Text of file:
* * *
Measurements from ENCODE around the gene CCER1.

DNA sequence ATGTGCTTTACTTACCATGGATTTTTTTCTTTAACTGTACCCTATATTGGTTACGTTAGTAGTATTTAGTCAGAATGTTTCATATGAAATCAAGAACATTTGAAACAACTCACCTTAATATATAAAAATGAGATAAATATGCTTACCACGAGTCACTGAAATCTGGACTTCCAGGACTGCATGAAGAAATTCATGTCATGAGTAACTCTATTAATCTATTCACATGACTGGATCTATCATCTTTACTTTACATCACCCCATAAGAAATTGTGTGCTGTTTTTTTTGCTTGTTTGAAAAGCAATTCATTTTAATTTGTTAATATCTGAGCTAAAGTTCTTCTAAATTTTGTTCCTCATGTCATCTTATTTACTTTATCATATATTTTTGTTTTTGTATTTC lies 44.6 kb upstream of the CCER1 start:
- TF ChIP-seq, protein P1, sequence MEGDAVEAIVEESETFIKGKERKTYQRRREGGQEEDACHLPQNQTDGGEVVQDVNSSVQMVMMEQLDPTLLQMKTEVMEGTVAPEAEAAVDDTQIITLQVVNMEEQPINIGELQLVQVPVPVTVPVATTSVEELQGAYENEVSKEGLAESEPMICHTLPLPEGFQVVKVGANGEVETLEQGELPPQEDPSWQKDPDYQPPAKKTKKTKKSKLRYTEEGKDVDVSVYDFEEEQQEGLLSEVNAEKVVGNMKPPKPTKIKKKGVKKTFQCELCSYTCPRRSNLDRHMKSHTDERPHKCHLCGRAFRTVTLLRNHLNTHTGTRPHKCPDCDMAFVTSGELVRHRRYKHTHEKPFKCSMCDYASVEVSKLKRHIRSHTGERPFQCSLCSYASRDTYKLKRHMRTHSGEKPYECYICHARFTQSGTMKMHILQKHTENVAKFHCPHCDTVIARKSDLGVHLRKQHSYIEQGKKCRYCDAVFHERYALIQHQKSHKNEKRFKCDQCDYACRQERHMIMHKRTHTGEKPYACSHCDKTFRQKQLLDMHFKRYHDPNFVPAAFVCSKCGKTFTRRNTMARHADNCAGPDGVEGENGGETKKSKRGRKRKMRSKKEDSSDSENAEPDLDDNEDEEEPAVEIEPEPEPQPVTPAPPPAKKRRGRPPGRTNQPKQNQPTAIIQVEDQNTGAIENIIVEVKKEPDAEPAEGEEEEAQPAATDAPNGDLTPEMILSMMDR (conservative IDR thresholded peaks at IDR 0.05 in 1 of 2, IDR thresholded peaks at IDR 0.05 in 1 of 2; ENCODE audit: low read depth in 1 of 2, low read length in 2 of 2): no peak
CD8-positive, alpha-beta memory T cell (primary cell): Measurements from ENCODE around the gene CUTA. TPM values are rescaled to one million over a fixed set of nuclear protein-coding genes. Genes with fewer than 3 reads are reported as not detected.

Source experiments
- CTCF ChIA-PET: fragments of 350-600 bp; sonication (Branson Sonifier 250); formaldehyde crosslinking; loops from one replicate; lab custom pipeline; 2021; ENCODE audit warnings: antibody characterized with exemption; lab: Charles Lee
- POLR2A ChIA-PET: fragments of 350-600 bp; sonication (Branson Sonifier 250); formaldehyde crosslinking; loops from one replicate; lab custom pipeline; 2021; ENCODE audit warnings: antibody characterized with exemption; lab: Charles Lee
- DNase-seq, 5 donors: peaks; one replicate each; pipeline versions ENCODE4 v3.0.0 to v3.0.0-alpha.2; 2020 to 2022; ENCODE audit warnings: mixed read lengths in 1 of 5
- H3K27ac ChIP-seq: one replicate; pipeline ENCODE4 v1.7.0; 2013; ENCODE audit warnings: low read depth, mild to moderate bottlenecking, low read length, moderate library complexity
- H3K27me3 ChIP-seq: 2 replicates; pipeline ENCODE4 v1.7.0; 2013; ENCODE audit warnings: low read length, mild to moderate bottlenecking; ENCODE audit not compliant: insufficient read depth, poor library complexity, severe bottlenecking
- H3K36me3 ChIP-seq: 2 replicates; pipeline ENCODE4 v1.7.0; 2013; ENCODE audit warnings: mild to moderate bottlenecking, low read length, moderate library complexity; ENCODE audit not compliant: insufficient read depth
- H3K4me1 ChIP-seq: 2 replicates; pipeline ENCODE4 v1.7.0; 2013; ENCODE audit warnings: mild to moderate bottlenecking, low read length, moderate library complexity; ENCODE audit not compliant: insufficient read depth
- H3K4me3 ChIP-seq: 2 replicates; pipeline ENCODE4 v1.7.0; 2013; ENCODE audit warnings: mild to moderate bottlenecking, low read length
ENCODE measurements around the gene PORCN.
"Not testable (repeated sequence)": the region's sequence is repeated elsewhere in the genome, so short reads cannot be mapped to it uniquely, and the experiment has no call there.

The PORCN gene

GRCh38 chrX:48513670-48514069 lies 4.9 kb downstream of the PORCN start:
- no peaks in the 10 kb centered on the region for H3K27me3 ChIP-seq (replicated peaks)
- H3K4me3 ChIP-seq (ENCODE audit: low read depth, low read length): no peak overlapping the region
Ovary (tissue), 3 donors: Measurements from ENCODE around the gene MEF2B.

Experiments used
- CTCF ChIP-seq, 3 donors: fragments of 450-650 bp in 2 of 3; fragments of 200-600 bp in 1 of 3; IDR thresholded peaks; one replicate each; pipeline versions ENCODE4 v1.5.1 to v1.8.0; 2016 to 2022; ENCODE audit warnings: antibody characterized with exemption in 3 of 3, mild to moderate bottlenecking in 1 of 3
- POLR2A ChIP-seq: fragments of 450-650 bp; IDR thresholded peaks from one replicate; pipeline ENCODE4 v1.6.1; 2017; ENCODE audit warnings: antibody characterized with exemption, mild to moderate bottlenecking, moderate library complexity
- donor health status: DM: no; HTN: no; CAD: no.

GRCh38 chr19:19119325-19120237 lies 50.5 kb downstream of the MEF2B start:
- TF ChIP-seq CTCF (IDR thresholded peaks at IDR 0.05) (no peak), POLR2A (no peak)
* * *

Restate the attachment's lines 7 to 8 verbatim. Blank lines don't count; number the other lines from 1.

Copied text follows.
- POLR2A ChIA-PET: fragments of 350-600 bp; sonication (Branson Sonifier 250); formaldehyde crosslinking; loops from one replicate; lab custom pipeline; 2021; ENCODE audit warnings: antibody characterized with exemption; lab: Charles Lee
- DNase-seq, 5 donors: peaks; one replicate each; pipeline versions ENCODE4 v3.0.0 to v3.0.0-alpha.2; 2020 to 2022; ENCODE audit warnings: mixed read lengths in 1 of 5